Architect Vincent Callebaut recently unveiled a blue-sky plan for a high-flying fleet of self-sufficient aircraft that are one part zeppelin cities and one part hydrogen-generating floating farms. Dubbed Hydrogenase, the algae-producing airborne cities are 100% emission-free and are capable of generating hydrogen gas without consuming land needed for crops or forests.
Here at Inhabitat we’ve seen our fair share of future-forward airships, but we’ve never seen one that doubles as a hydrogen-producing flying farm! Designed for the South China Sea near Shanghai, Callebaut’s Hydrogenase airships are completely self-sufficient and contain specialized breeds of seaweed that soak up sunlight and CO2 to generate hydrogen.
According to the architects, “the output obtained by a farm with micro-seaweed would be superior to those made currently with farming means to produce biodiesel or bioethanol. This could be estimated at 1000 litres of hydrogen for 330 grams of chlorophyll per day whereas for example colza produces roughly only 1000 litres of oil per hectare . . . a hectare of seaweed could thus produce organically 120 times more biofuels than a hectare of colza, soya or sunflower.“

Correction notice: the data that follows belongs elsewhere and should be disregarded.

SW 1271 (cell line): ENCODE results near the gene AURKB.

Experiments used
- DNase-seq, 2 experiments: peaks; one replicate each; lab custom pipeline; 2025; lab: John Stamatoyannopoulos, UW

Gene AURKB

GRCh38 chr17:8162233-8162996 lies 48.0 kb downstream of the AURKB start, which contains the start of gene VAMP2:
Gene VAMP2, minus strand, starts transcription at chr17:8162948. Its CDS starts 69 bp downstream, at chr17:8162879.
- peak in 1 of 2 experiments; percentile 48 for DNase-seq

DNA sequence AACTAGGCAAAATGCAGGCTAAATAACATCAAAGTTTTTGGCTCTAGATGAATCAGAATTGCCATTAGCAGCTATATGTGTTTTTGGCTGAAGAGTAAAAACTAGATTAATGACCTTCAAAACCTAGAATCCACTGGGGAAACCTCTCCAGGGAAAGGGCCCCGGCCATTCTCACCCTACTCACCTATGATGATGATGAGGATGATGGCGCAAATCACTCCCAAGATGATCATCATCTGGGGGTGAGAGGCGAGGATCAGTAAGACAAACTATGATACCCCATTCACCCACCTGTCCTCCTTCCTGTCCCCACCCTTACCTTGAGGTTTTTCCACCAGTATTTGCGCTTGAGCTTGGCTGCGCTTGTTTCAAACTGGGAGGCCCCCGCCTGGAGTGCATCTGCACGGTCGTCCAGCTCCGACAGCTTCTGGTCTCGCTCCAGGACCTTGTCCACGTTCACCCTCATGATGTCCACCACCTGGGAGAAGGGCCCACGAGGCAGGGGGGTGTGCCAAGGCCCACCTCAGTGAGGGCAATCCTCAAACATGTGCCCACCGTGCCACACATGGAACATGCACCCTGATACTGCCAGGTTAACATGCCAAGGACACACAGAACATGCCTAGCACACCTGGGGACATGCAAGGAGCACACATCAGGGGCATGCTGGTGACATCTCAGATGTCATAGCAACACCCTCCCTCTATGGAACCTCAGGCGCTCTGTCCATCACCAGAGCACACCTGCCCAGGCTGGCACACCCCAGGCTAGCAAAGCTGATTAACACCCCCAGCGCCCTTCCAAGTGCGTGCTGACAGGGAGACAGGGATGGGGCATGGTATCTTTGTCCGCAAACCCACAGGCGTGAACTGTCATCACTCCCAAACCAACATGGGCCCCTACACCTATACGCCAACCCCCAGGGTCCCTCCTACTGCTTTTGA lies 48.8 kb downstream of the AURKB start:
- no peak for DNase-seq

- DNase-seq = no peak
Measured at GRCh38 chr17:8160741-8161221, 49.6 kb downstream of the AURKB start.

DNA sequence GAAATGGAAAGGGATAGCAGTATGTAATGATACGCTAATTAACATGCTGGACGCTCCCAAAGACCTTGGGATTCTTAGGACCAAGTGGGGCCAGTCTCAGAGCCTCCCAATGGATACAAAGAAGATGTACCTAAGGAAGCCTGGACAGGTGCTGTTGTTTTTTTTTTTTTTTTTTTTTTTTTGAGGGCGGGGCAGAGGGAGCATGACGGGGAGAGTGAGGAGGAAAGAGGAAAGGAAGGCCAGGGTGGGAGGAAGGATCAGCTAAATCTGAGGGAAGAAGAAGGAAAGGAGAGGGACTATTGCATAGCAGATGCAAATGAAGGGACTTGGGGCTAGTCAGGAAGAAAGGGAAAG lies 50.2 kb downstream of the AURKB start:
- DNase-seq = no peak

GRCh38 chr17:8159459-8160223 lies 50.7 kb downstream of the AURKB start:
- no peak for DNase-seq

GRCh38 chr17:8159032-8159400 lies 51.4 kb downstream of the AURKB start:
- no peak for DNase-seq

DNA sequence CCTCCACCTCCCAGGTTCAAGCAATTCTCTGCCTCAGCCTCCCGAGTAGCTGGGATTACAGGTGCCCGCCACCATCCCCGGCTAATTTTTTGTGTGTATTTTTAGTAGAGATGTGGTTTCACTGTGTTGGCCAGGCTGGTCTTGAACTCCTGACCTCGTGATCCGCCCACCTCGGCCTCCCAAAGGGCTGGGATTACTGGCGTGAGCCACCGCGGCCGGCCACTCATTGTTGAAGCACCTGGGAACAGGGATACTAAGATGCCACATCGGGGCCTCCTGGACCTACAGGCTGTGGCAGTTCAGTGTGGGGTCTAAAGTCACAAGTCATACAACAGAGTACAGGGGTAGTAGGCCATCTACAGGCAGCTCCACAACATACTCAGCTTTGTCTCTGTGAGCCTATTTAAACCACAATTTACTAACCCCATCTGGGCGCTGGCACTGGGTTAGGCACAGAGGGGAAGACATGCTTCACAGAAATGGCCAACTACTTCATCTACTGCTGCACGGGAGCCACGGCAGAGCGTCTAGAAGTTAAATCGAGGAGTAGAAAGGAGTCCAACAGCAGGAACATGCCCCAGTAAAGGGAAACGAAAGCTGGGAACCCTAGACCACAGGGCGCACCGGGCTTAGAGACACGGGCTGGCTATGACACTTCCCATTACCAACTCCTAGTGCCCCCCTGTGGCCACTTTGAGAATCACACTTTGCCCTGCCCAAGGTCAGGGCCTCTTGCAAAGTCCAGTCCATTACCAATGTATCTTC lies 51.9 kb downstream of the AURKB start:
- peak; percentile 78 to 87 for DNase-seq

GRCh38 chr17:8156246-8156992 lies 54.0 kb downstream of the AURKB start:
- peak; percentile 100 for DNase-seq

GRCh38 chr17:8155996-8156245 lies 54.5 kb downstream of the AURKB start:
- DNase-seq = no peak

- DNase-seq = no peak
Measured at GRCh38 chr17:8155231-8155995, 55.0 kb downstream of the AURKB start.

In addition to providing a clean source of renewable energy, Hydrogenase airships offer an eco-friendly means of transportation. Although certainly slower that hopping on a jet, the hybrid blimps are nearly silent and require very little infrastructure to take off and land. The architects also suggest that that the airships could provide disaster relief to remote areas and could be deployed as flying hospitals and aid centers.
Each Hydrogenase airship is covered with flexible photovoltaic cells and features a smoothly sculpted form studded with 20 wind turbines. The interior spaces feature room for housing, offices, scientific laboratories, and entertainment, and a series of bioremediating vegetable gardens provide a source of food while recycling waste.
Hydrogenase is certainly a far-off futuristic concept, but it does harness a set of technologies that are being developed today — perhaps one day in the future we’ll see fantastic ideas such as this take flight.
+ Vincent Callebaut